Lotz has targeted a specific group of customers, which he calls the APU, or “Affluent Personal Use” market.
“We’ve selected one target market that we serve slavishly,” Lotz said. “Our skill sets allow us to focus on those owners and renters and prospective pilots who have a little money and come into flying later in life. Once we have that focus, we can look at a person’s lifestyle and understand more clearly the kinds of service, facilities and pampering they need. Then we can price those services accordingly so that we can operate a profitable business and still give real value back.”
To give customers the most value possible, Lotz hit the ground running. He quickly renovated the facility’s classroom space, cleaned up its open-bay hangar, and started spreading the news that Monterey Bay Aviation was kicking into high gear.
While Monterey Bay Aviation offers competitive prices for fuel and other services, it doesn’t necessarily discount its services. Instead, Lotz and his team offer a high level of service that makes the costs worth it to their customers.
“For example, when we get a hangar client in here, we price it accordingly but these aircraft are continually washed, waxed and cleaned,” he said. “When they pull the airplane out, it’s spotless and they never have to think about that aspect of their aircraft management. It’s just part of the hangar rental fee.”
While there is a robust community of recreational pilots, the airport is starting to see its business traffic increase, too.
“We have business folks coming in who have operations spread around the western quadrant of the country or even five or six places here in California,” Brady observed. “It’s an investment of their time and it’s a great way for them to get around without driving.”
Lotz already has one eye on that market, particularly the new very light jets due from manufacturers like Eclipse and Adam Aircraft.
“We’re going to see if we can’t pick up some of the training on a regional basis for the VLJs,” he affirmed. “I’m going to start migrating heavily towards the Part 142 operations and aircraft with all-glass cockpits.”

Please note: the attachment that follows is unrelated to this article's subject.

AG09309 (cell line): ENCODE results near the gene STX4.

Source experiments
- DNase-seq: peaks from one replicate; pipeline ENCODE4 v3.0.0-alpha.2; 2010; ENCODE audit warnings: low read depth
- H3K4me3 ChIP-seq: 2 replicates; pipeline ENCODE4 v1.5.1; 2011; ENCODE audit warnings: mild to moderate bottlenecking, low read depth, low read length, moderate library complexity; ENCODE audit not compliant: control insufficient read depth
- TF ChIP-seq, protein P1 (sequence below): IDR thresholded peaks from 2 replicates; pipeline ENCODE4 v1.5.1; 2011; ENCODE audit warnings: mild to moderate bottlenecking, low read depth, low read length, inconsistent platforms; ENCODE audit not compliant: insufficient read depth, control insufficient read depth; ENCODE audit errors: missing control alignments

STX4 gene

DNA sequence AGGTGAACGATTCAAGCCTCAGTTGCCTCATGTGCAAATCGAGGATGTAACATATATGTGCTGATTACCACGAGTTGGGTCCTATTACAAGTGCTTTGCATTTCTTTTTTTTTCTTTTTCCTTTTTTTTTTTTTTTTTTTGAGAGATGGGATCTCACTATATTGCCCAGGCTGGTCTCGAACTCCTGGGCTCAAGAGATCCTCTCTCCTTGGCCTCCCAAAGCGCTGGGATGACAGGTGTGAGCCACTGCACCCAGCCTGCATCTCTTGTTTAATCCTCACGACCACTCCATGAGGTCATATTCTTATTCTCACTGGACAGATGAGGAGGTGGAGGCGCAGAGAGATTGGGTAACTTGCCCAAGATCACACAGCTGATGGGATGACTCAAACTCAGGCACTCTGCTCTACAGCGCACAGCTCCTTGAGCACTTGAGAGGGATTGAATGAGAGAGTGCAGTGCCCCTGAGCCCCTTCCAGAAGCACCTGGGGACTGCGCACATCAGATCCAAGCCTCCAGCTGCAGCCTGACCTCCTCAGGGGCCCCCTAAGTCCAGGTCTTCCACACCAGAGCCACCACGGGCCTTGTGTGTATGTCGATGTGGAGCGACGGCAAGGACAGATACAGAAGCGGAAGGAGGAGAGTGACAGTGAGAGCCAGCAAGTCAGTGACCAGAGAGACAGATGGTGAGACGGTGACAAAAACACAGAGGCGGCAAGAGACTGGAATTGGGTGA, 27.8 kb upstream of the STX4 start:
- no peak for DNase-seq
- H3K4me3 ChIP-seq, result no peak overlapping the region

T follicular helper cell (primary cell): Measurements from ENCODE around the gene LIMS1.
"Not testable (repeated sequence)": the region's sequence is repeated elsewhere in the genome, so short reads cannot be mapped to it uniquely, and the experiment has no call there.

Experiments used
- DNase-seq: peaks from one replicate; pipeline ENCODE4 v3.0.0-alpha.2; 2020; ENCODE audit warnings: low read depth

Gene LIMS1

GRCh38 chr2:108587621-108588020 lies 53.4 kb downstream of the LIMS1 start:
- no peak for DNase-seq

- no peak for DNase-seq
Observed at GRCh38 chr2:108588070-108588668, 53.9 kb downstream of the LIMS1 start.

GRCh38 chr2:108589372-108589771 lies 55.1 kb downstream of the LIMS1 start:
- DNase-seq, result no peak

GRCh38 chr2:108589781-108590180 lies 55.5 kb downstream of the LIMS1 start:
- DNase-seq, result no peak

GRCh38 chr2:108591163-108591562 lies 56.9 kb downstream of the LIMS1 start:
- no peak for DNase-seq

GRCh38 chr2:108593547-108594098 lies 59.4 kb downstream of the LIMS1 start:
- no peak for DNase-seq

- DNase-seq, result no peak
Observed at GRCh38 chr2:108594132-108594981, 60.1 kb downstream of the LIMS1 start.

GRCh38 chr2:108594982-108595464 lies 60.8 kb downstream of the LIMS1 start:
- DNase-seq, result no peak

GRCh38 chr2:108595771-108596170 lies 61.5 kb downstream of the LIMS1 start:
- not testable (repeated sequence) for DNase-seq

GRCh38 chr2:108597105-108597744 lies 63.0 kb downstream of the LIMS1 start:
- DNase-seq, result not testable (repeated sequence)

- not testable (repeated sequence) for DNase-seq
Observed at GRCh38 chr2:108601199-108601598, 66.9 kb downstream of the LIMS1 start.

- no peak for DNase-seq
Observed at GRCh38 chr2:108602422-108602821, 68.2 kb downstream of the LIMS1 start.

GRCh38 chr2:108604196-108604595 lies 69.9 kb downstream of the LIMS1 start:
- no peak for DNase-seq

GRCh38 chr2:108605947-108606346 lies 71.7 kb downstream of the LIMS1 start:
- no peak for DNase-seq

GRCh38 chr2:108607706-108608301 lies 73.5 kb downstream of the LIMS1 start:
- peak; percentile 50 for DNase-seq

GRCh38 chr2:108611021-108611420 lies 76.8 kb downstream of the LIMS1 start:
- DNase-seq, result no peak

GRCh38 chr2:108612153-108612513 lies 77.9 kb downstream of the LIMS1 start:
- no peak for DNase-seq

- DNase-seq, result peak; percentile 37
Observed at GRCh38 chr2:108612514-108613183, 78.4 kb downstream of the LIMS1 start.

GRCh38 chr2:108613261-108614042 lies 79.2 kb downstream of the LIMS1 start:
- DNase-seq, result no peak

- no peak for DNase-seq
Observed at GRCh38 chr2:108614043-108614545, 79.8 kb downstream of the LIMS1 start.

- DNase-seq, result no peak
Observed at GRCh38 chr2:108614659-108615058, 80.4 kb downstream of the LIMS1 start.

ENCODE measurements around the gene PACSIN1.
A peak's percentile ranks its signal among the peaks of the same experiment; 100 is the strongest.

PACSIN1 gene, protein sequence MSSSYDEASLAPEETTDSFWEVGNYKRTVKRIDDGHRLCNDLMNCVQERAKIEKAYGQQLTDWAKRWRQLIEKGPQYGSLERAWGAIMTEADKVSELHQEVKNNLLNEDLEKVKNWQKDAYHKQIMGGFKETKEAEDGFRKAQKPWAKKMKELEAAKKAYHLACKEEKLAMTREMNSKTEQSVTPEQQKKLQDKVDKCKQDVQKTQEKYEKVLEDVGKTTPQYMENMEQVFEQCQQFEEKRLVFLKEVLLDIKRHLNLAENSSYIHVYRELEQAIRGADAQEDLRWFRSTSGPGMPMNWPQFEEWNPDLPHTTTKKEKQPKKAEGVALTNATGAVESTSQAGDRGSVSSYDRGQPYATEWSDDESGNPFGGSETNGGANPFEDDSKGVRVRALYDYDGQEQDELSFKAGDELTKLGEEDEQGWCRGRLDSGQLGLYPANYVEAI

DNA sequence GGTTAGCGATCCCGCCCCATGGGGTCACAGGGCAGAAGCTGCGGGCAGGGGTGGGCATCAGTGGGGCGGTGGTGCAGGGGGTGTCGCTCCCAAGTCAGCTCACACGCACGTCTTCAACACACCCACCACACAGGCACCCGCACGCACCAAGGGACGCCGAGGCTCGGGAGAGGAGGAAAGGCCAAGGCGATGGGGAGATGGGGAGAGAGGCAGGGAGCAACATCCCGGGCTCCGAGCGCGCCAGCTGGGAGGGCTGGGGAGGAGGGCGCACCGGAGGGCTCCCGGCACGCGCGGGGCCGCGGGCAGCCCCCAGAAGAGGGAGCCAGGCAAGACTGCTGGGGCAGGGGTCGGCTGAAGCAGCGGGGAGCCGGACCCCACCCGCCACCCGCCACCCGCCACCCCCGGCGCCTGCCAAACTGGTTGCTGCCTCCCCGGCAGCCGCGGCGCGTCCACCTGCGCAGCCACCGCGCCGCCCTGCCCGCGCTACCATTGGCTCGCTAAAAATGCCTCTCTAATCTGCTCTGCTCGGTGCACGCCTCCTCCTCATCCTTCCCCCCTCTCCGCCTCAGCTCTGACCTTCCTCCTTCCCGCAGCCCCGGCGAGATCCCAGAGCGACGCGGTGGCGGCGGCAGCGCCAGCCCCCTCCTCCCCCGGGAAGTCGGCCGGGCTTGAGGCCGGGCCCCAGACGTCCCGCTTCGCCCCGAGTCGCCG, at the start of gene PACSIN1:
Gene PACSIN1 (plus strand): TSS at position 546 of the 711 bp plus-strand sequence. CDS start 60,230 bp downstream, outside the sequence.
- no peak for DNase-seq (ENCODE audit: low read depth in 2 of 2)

Training makes up about 75 percent of the business currently, but Lotz is focusing on building up all aspects of the business to work together.
“The first mistake the industry has always made has been not understanding our customers,” he explained. “When you look at the kind of business that a full-service FBO is in—flight training for one, charter for another, and then transient ramp and fueling operations—you end up getting involved in multiple markets. If you don’t have a clear understanding of that fact, you’re never going to service any of those markets properly. I see opportunities coming down the line with the VLJs and innovative aircraft management and dispatch models. We’re trying to be prepared to take advantage in those arenas, too.”
Lotz already has plans to continue the improvements he has already instituted in the business and further enhance Monterey Bay Aviation’s facilities.
“We already have some of the nicest facilities in the industry that rank in the 95th percentile of the business,” Lotz said. “We have plans on the drawing board to build new facilities in the future that will be even better. I’m very attentive to the fact that the value equation has to be very high.”
Pushing the envelope
Training is still Monterey Bay Aviation’s bread and butter.
“We take the training aspect of our business very seriously,” Lotz said. “We try to be very good at it and offer the best bang for the buck.”
Lotz chairs the aviation department of the local community college through which the company offers all its instruction. The facility is a Cessna Pilot Center, and its extensive training, including beginning aerobatics, draws students from all over the region.
“Our student population ranges from as young as 14 all the way up to people in their late sixties,” Brady said. “We get a lot of people coming through who have deferred the dream and now it’s their time to fly. It’s also a really good learning environment.”
Monterey Bay Aviation employs 10 instructors with tremendously diverse backgrounds, including two women, Lilia Rathburn and Georgia Ventriss. The instructors are all serious professional teachers, such as Peter Jensen, who has over 14,000 hours of flight time and speaks French, Spanish, Russian and Czech. Another, Haruo “Harry” Ishikawa, speaks Japanese and is a tremendous resource to the area’s Asian community.
“We’re fortunate to have a very stable and extremely experienced instructing staff,” Lotz said. “These guys are already established in their careers. They instruct because they love to help people, not because they’re building flight hours.”
Hiring instructors with lots of experience isn’t just a matter of picking the best people. For Lotz, it fits his personal philosophy about training methodologies.
“I think we as an industry don’t teach new pilots as well as we could, and it starts with instructors,” he said. “We put them out on their own almost immediately. They have to learn the hard way through experience, and if we’re lucky, they grow up to be knowledgeable, thorough and confident.”